Ways to reduce the emotional distress of Rejection.


In my last blog I talked about how our need, as social animals living in groups, motivates us to avoid rejection and to seek acceptance. And, when rejection does occur, how we are differentially affected. Some of us experience strong responses to being rejected becoming emotional, even hostile, or emotionally withdrawn and depressed. Others amongst us take it more calmly and rationalise it as part of life’s ups and downs.

In this, my final discussion on rejection, I give some ideas about how we can deal with rejection and move forward in a more positive and healthy frame of mind. I will be specifically focusing on improvement strategies related to our levels of self-esteem and our emotional sensitivity to rejection; both of which I identified in my last blog, as factors that differentiate our individual reaction to rejection.

Increasing our self-esteem:

Recent neuro-scientific evidence[i]  has found that individuals with higher levels of self-esteem seemed to be more resilient to the psychological distress caused by rejection and that positive self-esteem acted as an emotional buffer to the rejection experience. So how do we increase our self-esteem?

Top tips for increasing Self-Esteem;

v  Having good self-esteem is synonymous with self-acceptance; accepting yourself the way you are, without judgement. It does not mean that you can’t be better, more successful in the future; each of us are a ‘work in progress’. But recognising and accepting weaknesses as well as strengths helps to give us the confidence to be or do better in the future. Start by writing down the positive and negative aspects of yourself, at least ten of each – make it equal. This process by itself will act as a positive affirmation of self-acceptance.

v  Avoid any unfair and unnecessary criticism of yourself.  When criticism happens challenge yourself on the fairness of the criticism. If it is justified, accept it and use it to help you set goals for yourself - working towards positive and active change rather than ruminating in paralysing negativity.

v  Pay attention properly to any nice things that happen to you, celebrate your successes and believe it when individuals compliment you.

v  When criticised and rejected use the experience to practice self-acceptance which will in turn weaken the thinking associated with low self-esteem and strengthen positive self-regard.


Reducing the effects of high rejection sensitivity:

Interestingly the research shows that developing an ability to exercise self-control helps to create an emotional buffer to rejection, even for those with high rejection sensitivity[ii] Further research has also shown that when individuals, whose personality predisposes them to experiencing a strong emotional response to rejection, learn a coping strategy which involves a rational thinking style, such as deciding to view the situation from another more positive perspective, their ability to control their emotional response to rejection increases.[iii]

Top Tips in learning how to control our emotions

v  Practice Mindfulness and learn, through meditation, how to control your emotions by focusing on ‘the moment’. So rather than engaging with your thoughts immediately as they arise in your mind, choose instead not to engage with or let those thoughts run rampant but instead just observe them, let them pass and then decide when you are going to pay attention to those specific thoughts, including those that might worry you.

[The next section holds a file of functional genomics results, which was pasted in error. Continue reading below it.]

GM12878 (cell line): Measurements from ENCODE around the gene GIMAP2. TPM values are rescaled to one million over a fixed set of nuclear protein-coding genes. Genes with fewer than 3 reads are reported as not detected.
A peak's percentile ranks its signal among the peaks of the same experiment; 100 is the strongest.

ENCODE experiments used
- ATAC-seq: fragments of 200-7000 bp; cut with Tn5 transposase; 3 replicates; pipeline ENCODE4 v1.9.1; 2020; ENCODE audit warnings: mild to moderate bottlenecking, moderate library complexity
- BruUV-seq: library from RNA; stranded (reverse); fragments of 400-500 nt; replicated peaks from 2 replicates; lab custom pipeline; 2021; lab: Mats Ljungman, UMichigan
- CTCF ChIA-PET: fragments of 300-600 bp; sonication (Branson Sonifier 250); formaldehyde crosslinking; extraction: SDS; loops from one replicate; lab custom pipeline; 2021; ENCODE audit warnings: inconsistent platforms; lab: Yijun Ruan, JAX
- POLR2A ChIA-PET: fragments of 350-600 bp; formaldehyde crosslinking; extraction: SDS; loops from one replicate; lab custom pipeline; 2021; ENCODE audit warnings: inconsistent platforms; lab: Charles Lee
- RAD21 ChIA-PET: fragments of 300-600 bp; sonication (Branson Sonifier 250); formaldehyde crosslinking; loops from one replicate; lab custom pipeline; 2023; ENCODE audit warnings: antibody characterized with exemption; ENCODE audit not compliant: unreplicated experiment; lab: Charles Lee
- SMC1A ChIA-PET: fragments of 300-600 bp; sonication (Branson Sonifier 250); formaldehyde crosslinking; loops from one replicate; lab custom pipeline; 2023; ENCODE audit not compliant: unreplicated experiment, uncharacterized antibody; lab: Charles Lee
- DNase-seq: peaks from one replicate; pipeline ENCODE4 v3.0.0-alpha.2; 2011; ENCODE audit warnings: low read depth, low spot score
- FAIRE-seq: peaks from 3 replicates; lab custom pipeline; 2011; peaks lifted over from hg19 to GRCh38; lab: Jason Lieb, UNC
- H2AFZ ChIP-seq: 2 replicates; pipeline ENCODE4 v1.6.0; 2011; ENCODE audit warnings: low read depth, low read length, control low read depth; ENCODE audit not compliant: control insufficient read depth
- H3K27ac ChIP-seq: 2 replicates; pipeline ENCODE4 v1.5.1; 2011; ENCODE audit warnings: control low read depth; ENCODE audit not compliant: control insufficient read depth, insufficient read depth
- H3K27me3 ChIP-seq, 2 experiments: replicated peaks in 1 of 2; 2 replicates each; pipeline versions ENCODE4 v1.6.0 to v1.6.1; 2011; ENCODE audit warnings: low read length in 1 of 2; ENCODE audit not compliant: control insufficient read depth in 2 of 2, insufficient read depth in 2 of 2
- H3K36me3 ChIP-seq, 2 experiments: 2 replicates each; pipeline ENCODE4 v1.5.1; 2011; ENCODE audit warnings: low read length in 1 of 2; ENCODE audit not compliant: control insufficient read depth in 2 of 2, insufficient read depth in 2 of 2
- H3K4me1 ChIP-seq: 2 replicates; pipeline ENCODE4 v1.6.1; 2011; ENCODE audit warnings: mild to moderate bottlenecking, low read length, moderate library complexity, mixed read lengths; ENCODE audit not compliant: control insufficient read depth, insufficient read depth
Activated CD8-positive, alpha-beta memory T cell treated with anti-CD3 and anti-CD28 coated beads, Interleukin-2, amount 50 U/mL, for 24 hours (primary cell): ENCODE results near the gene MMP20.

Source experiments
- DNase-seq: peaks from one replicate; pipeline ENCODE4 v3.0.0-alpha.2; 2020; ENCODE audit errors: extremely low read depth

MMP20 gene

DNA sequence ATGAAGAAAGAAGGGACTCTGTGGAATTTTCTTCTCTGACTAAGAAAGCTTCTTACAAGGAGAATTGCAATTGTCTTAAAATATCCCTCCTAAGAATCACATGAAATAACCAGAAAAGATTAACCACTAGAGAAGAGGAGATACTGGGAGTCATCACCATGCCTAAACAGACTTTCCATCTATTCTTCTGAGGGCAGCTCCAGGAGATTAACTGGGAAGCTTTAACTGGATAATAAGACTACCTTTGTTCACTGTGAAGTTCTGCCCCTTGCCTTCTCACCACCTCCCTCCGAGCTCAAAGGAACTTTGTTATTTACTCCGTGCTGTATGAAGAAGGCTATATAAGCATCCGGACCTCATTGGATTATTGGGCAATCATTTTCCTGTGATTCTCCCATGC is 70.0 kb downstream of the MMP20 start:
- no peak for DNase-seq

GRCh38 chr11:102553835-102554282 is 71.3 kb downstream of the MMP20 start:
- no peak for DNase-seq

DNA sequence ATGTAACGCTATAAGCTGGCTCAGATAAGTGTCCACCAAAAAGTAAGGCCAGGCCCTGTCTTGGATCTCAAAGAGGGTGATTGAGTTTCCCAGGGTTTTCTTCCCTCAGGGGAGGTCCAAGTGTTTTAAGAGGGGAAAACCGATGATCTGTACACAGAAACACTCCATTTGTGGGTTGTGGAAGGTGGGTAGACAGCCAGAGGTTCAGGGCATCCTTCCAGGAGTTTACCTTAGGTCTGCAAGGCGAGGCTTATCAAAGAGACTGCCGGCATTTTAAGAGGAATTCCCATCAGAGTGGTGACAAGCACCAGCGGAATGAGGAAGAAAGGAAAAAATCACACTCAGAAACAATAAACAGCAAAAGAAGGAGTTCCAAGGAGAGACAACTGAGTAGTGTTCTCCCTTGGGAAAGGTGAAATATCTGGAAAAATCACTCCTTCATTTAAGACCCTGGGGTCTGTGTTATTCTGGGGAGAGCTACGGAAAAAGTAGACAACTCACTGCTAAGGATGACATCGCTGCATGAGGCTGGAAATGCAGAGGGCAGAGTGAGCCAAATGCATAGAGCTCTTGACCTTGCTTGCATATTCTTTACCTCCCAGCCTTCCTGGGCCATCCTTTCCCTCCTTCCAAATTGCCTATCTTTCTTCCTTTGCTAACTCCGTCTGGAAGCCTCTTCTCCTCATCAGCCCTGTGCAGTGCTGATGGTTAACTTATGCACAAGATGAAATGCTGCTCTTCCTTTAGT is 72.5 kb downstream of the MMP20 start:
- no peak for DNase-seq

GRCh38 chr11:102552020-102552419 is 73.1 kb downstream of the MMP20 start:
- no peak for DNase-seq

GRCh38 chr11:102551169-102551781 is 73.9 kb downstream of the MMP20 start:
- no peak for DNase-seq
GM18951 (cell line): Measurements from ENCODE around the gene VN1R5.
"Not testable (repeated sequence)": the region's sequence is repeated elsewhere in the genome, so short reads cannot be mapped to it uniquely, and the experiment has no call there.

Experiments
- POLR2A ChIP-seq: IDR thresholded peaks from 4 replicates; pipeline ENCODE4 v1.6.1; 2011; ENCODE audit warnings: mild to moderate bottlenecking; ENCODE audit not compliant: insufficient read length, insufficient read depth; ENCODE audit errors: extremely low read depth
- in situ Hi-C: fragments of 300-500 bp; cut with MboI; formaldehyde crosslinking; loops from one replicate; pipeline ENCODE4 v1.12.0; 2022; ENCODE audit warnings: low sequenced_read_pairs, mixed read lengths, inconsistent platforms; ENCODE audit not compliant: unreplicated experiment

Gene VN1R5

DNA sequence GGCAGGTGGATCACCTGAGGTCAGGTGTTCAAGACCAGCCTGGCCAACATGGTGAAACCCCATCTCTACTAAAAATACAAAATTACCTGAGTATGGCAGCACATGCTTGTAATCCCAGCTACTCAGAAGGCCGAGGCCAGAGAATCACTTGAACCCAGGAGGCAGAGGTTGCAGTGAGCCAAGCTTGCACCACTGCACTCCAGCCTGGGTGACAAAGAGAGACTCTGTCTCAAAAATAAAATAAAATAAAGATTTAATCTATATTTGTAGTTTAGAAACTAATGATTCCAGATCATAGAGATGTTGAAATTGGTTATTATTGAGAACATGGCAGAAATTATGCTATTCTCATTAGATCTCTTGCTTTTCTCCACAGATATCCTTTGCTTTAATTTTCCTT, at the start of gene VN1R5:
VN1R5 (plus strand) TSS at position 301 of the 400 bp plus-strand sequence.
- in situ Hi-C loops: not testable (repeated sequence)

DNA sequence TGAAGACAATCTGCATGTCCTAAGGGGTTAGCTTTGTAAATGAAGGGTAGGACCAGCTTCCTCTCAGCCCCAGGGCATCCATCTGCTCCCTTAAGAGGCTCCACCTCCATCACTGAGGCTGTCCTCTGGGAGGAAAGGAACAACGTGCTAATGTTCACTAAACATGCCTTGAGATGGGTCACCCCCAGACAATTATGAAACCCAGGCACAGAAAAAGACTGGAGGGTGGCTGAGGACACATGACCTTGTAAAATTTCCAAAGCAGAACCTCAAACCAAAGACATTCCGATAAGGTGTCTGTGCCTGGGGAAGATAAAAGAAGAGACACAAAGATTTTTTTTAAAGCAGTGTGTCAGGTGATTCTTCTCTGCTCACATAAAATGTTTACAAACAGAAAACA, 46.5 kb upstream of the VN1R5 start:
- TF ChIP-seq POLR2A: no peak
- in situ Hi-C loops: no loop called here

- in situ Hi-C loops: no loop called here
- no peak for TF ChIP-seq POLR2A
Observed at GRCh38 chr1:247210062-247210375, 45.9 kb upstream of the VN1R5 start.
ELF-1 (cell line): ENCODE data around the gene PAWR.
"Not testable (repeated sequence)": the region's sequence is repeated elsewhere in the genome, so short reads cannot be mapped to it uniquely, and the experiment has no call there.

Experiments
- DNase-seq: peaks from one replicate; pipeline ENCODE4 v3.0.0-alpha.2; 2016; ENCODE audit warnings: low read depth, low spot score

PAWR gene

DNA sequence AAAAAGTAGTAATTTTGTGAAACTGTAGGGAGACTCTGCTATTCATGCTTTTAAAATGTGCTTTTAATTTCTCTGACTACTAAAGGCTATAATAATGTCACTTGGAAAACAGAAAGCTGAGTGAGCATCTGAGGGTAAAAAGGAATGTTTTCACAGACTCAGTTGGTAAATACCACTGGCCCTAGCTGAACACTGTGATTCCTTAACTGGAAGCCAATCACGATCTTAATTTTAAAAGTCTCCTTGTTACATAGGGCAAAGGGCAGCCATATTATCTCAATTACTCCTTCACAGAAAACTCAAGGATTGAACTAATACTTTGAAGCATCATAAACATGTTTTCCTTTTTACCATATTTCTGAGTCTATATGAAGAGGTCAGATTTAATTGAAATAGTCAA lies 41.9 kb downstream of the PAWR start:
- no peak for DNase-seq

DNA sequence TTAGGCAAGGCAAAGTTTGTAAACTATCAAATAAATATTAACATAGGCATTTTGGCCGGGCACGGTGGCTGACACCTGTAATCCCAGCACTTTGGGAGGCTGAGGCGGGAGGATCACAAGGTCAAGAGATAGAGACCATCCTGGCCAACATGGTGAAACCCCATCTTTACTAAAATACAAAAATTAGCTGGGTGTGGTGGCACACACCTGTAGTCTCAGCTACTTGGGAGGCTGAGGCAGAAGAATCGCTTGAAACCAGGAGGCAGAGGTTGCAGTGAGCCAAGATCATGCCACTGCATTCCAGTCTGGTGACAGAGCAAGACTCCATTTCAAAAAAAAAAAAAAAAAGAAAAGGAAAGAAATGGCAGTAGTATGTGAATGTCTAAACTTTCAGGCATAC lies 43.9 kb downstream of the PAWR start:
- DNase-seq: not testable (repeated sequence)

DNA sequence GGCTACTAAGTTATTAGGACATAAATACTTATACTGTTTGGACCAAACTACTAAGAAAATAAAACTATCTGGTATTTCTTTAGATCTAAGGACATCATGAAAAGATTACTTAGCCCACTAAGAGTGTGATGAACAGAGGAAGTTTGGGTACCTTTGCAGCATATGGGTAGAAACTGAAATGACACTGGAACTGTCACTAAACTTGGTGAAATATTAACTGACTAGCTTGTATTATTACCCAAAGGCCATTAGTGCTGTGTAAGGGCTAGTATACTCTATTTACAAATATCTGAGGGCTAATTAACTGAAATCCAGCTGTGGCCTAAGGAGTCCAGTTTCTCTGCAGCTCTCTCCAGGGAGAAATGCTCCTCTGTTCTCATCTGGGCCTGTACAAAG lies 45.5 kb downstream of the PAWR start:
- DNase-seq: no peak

v  Learn about Cognitive Behavioural Therapy and then practice a number of different strategies including: reinterpreting the event, (describe the experience (i.e. rejection) in a way that is detached and uses non-emotive language), reappraise the event by seeing any positives in the event, for example viewing it as a learning experience rather than focusing on the negative and catastrophising.

v  Put your feelings into words as recent neuro-scientific research[iv] has shown that putting our feelings into words reduce the emotional impact of negative emotional events such as rejection.

We have focused on rejection recently because it is a huge factor that inhibit us from fulfilling our relationship goals. Hopefully, this series of blogs will help you to look at rejection a little differently, fear it less and take steps to build self-esteem and find the relationship you deserve.  









[i] Onoda, K., Okamoto, Y., Nakashima. K., Nittono, H., Yoshimura, S., Yamawaki, S., Yamaguchi, s., & Ur, M (2010). Does low self-esteem enhance social pain? The relationship between trait self-esteem and anterior cingulate cortex activation induced by ostracism. Soc Cogn Affect Neurosci. Dec; 5(4): 385-91.


[ii] Carducci, B. J. (2009). "Basic Processes of Mischel's Cognitive-Affective Perspective: Delay of Gratification and Conditions of Behavioral Consistency". The Psychology of Personality: Viewpoints, Research, and Applications. John Wiley and Sons. pp. 443–4. ISBN 978-1-4051-3635-8.


[iii] Kross, E., & Clasen, P. (2008). Neural Processes in Rejection Sensitivity: Differences in Emotional Appraisal or Control? In F. Erkman (Ed.), Acceptance: The Essence of Peace. Selected Papers from the First International Congress on Interpersonal Acceptance and Rejection, (pp. 51-66). Istanbul: Turkish Psychology Association.


[iv] Lieberman, M.D, Eisenberger, N. I., Crockett, M.J., Tom, S. M., Pfeifer, J. H., & Way, B. M.( 2007). Putting Feelings into Words. Psychological Science, 18,(5), 421-428.